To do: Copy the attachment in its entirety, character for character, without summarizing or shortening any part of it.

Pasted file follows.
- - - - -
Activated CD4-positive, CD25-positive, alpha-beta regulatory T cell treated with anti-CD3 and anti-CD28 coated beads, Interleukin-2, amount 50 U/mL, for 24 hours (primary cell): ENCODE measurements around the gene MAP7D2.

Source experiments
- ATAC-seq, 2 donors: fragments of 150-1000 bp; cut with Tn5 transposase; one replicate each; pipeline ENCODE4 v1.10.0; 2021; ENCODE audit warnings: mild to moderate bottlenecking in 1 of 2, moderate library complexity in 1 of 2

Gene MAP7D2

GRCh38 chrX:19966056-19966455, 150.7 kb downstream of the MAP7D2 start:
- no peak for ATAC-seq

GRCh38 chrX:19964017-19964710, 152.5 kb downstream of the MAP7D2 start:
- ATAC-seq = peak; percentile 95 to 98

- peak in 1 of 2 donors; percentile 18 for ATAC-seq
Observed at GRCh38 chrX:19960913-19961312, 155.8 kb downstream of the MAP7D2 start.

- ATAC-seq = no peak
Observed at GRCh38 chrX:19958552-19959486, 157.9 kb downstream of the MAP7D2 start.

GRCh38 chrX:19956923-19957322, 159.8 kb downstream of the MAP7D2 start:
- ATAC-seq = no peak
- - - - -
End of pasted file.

Activated CD4-positive, CD25-positive, alpha-beta regulatory T cell treated with anti-CD3 and anti-CD28 coated beads, Interleukin-2, amount 50 U/mL, for 24 hours (primary cell): ENCODE measurements around the gene MAP7D2.

Source experiments
- ATAC-seq, 2 donors: fragments of 150-1000 bp; cut with Tn5 transposase; one replicate each; pipeline ENCODE4 v1.10.0; 2021; ENCODE audit warnings: mild to moderate bottlenecking in 1 of 2, moderate library complexity in 1 of 2

Gene MAP7D2

GRCh38 chrX:19966056-19966455, 150.7 kb downstream of the MAP7D2 start:
- no peak for ATAC-seq

GRCh38 chrX:19964017-19964710, 152.5 kb downstream of the MAP7D2 start:
- ATAC-seq = peak; percentile 95 to 98

- peak in 1 of 2 donors; percentile 18 for ATAC-seq
Observed at GRCh38 chrX:19960913-19961312, 155.8 kb downstream of the MAP7D2 start.

- ATAC-seq = no peak
Observed at GRCh38 chrX:19958552-19959486, 157.9 kb downstream of the MAP7D2 start.

GRCh38 chrX:19956923-19957322, 159.8 kb downstream of the MAP7D2 start:
- ATAC-seq = no peak